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Some Members of the Committee will find this group of amendments of considerable importance. I commend the Government on the consultation and care that they have exercised in listening to all the different views expressed about this important and serious piece of legislation. In particular, my noble friend Lady Ashton has been assiduous in ensuring that she not only listened to what Members of the House had to say, but wrote to us individually, that we should know her thinking on the part of the Government. At Second Reading, I invited your Lordships to conclude that this was the kind of Bill that would most benefit from reasoned debate in Committee and on Report, because its substance is so important to the fabric of a civilised and moral society.
I propose to speak to Amendments Nos. 1, 16 and 19. They are generally related, in that they go to the question of the philosophical foundation of this legislation. I start with Amendment No. 1. Unusually for a piece of legislation, the Bill sets out principles in Clause 1. Those principles reflect not legalistic conclusions but sentiments thought best to express the way in which our society views mental capacity, mental incapacity and the very grave decisions that fall to be made when someone becomes incapable of dealing with their own affairs or health.
Amendment No. 1 adds words to Clause 1(4), which presently reads:
"A person is not to be treated as unable to make a decision merely because he makes an unwise decision".
The reasoning behind that is straightforward. Amendment No. 1 seeks to introduce for the Committee's consideration matters which any expression of common sense—any sentiment of the best interests and common good of a society—would want in the Bill. It therefore adds,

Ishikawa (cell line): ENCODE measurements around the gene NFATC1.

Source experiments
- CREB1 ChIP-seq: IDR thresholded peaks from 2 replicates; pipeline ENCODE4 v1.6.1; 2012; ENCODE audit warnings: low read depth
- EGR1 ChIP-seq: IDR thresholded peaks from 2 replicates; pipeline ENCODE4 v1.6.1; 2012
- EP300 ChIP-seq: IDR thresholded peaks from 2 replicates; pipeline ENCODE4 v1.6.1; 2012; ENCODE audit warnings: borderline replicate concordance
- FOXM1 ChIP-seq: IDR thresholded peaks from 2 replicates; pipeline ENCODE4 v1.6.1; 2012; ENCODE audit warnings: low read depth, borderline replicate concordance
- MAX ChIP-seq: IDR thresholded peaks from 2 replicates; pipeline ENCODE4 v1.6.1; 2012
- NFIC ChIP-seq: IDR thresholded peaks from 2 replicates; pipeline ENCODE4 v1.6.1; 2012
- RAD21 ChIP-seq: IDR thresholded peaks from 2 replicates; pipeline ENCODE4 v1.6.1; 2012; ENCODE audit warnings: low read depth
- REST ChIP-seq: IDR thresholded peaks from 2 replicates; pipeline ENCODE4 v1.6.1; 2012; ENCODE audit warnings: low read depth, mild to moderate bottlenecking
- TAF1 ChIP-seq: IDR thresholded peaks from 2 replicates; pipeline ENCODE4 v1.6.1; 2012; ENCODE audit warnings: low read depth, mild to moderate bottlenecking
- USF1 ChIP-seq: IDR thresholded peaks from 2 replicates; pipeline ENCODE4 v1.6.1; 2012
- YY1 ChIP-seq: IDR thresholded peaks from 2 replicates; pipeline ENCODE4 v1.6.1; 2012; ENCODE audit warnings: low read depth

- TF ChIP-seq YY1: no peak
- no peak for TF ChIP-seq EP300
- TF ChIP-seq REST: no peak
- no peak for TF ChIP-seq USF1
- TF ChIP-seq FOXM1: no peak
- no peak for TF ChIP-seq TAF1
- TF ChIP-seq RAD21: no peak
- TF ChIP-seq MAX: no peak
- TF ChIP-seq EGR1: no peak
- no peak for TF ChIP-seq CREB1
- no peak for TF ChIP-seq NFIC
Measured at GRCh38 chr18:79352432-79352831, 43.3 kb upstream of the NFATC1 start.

"but any decision, whether unwise or not, is inapplicable and invalid if it is . . . wholly irrational in the opinion of the", treating doctor or the person or court, who has to make a decision based on a sentiment expressed by the person years before or in an advance decision. Such a decision should not apply if it is "wholly irrational".
It seems difficult to conceive of how society can responsibly accept the implementation by a doctor or a court of a decision that was properly so described. In administrative law by way of analogy, the courts refused to apply government subsidiary legislation that was wholly irrational, defined as involving legislation or a decision which no reasonable person could ever have reached. My amendment is not from some rarefied source, but from the thinking that exists at present about the proper way in which society should work; namely, that it should not be saddled with the consequences of wholly irrational decisions.
The question that arises in that context is whether personal autonomy should apply, even if that autonomy has been expressed wholly irrationally.